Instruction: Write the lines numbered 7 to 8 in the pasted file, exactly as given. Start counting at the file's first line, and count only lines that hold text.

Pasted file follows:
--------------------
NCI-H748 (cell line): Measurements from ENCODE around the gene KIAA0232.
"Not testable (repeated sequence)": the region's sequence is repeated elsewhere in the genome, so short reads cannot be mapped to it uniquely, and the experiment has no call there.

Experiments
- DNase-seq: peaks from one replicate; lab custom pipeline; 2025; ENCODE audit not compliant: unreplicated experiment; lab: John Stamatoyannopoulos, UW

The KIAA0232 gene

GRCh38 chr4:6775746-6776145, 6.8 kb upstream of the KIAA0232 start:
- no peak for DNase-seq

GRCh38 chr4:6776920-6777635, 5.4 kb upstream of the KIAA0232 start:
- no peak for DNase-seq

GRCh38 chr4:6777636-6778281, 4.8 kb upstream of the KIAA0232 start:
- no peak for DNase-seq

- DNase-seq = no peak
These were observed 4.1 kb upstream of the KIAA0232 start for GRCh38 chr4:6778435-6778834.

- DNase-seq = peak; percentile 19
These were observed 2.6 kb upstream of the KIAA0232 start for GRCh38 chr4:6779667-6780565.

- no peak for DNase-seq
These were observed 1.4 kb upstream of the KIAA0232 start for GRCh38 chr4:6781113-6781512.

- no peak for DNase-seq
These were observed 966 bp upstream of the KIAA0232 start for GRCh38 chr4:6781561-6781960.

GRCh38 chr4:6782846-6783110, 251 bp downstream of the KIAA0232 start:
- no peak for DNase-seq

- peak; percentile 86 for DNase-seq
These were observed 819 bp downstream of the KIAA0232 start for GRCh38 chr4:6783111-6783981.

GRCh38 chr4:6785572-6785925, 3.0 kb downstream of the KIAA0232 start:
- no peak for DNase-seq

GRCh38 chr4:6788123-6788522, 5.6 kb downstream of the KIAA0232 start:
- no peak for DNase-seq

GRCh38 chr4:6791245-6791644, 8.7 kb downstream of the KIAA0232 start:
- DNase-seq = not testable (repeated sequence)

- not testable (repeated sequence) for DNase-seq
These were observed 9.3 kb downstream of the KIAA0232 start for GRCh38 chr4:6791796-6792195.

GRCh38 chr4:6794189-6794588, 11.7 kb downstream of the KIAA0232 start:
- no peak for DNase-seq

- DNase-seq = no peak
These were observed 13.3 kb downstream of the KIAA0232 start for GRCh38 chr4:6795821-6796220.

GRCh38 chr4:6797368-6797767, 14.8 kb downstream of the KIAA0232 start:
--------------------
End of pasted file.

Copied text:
- no peak for DNase-seq

GRCh38 chr4:6776920-6777635, 5.4 kb upstream of the KIAA0232 start: